Earlier this year, an Indore-based seemingly nondescript website claimed to have become the world’s second-largest and India’s largest viral content company, amassing numbers that left popular social media platforms far behind.
A few months later, one of its videos compiling popular Bollywood songs from the 90s generated over 8 million views in two days, more than a lakh shares, a lakh-and-a-half likes and over 15,000 comments.
Welcome to WittyFeed, where traffic records are broken and created like nobody’s business.
No wonder, then, website traffic monitoring firm Alexa ranks this BuzzFeed lookalike as the 31st most visited site in the country. To put that into perspective, its closest competitor in viral content, ScoopWhoop, is ranked a lowly 446. In February, WittyFeed hit its highest-ever India ranking of 20.
And how long has it taken WittyFeed to scale these heights? Merely three years.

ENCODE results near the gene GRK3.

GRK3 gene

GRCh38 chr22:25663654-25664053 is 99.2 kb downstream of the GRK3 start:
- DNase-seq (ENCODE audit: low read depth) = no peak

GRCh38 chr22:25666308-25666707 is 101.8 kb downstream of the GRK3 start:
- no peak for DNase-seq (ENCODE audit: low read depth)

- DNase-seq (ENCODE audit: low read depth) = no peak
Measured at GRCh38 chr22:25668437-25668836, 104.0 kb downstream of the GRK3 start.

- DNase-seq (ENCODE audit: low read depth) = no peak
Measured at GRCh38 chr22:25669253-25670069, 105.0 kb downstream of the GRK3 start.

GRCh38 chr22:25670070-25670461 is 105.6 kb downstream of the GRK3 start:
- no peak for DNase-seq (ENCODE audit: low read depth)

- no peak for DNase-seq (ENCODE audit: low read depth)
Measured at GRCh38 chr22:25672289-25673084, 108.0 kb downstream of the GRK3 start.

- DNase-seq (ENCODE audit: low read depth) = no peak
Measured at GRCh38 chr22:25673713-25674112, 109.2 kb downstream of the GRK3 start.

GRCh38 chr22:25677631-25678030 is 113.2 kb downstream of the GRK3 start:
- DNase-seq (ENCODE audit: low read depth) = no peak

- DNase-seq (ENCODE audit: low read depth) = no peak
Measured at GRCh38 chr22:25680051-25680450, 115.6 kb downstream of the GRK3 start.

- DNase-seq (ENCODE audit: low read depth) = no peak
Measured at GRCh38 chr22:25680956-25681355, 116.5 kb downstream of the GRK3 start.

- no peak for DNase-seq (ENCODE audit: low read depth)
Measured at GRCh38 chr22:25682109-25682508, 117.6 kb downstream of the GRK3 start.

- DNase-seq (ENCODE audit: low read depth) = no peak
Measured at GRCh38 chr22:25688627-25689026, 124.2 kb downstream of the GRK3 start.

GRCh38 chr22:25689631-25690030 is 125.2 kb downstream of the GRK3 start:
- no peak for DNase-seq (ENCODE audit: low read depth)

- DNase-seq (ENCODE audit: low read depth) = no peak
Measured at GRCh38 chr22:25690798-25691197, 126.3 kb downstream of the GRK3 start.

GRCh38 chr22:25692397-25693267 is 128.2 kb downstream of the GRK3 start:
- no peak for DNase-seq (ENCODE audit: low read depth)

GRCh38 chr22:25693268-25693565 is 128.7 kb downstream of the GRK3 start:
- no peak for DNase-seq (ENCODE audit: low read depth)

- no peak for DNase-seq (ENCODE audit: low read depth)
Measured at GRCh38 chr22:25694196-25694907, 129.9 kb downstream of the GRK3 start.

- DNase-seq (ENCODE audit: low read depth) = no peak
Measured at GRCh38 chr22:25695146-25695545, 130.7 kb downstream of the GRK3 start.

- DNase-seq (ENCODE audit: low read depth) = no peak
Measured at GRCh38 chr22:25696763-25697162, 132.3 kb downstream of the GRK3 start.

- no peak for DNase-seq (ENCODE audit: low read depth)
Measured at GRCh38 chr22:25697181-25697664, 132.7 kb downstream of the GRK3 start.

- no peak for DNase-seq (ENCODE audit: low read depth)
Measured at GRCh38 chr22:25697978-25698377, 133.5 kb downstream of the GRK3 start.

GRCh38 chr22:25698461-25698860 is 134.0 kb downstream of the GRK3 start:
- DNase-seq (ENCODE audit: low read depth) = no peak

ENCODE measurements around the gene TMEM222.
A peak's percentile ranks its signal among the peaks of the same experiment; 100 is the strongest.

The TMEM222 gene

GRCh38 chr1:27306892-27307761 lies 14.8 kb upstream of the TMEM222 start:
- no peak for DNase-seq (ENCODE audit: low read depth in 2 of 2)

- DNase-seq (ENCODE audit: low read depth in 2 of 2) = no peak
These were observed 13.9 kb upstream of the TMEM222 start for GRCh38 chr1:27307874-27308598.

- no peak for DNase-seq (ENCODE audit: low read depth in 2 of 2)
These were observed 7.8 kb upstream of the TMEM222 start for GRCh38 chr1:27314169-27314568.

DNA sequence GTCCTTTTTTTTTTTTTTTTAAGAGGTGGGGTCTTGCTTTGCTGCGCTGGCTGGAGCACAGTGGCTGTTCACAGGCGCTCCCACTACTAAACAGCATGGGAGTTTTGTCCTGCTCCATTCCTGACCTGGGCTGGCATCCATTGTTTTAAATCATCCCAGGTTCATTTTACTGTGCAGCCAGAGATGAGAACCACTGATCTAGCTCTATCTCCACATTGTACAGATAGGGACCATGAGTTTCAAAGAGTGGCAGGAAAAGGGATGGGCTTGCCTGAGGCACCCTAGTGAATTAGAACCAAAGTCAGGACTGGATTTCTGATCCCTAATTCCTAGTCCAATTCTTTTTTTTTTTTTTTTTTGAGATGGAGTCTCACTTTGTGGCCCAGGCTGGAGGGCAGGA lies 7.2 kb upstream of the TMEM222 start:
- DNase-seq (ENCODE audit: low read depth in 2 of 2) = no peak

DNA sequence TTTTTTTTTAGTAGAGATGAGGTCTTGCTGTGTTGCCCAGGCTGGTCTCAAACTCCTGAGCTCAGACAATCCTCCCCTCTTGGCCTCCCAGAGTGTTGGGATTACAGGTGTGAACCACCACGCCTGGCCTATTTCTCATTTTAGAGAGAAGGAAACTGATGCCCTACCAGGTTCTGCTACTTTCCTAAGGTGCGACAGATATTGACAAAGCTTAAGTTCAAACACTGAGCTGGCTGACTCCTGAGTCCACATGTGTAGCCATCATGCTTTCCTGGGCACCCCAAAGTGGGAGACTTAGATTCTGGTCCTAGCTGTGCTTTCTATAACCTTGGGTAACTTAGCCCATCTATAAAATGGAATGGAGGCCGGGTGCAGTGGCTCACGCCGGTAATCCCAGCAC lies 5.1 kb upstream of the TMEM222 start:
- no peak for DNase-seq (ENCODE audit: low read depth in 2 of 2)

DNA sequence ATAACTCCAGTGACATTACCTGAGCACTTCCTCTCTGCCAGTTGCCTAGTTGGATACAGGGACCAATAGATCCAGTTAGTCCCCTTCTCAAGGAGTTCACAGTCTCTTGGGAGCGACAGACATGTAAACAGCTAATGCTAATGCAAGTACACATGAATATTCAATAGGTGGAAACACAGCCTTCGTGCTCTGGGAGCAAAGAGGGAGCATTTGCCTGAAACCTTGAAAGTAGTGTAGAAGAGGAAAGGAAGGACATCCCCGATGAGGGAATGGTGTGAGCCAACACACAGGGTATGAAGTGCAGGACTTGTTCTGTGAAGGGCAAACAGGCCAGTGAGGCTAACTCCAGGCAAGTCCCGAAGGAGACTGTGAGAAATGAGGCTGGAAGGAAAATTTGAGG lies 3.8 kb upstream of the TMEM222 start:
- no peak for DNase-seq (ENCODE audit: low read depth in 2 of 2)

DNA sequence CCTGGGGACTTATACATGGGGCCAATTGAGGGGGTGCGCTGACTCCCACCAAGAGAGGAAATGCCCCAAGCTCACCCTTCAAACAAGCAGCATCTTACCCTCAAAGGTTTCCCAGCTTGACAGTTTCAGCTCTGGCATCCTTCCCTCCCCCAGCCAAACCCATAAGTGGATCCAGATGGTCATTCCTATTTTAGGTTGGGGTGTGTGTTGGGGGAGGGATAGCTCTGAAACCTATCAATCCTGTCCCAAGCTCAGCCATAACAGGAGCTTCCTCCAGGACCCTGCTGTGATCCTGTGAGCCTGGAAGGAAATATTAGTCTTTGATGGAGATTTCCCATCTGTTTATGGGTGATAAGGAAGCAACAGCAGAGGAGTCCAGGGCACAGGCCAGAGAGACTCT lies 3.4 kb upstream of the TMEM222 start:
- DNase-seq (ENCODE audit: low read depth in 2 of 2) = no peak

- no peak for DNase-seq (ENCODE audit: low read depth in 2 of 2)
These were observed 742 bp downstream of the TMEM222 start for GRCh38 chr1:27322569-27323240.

With publishers of generic content dime a dozen, how has WittyFeed created an impact this fast? Is this traction leading to some tangible monetisation for the startup?
What makes it tick?
Surprisingly, WittyFeed has an extremely simple proposition. It curates and produces listicles, charticles, visual-led content and videos on subjects ranging from general entertainment, sports, lifestyle and health to fashion, travel, relationships and films, among others. In short, there is nothing unique about its content.
Yet its posts cut through competition and are lapped up by millions, thanks to its unique distribution and promotion model. WittyFeed employs close to 15,000 paid influencers who are part of another pay-per-click network, viral9.com, which helps bloggers monetise on social media. These influencers pass on WittyFeed’s content to their community of followers who share it further, making the content go viral.